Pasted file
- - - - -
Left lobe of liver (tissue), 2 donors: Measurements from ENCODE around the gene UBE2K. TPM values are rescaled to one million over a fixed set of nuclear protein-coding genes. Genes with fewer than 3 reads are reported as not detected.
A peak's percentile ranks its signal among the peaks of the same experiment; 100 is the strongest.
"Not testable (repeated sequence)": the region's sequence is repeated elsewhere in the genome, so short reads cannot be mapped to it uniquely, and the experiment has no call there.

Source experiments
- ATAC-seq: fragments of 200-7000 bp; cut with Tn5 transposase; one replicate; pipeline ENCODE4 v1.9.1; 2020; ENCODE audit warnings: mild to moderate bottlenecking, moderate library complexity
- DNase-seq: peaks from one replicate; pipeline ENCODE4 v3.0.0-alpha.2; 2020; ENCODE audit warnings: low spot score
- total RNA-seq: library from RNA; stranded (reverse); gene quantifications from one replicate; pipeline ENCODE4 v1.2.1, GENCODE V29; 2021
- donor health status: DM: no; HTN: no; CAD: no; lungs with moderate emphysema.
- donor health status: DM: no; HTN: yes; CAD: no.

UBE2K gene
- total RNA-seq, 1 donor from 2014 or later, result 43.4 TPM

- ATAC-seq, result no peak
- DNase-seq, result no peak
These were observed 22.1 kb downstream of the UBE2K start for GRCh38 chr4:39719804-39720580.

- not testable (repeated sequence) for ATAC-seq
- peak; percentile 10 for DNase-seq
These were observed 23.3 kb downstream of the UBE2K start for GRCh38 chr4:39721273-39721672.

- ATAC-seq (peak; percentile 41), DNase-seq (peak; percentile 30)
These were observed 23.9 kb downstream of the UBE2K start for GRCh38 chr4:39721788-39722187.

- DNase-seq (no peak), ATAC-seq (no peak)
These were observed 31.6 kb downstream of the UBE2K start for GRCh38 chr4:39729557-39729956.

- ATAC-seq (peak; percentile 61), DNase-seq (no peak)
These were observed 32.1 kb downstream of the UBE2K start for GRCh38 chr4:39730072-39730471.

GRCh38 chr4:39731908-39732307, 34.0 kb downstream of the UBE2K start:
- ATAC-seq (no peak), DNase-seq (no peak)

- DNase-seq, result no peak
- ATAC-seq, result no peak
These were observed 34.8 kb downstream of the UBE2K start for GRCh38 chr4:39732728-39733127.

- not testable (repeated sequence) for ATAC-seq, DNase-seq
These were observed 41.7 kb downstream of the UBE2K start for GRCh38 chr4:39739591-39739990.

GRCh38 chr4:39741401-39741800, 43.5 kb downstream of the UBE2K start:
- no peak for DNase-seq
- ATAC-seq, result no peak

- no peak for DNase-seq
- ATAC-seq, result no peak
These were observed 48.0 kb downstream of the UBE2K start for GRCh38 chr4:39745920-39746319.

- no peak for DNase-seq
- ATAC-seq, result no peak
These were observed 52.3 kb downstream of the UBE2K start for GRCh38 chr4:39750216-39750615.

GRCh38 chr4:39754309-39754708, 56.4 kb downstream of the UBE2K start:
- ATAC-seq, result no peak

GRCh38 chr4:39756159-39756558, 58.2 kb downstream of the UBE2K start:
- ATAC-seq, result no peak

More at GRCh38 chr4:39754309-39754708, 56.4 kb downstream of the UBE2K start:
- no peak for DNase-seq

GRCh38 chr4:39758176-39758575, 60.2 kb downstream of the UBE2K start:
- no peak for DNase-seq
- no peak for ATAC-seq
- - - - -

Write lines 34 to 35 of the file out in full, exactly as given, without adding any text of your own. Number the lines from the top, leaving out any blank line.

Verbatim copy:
- no peak for DNase-seq
- ATAC-seq, result no peak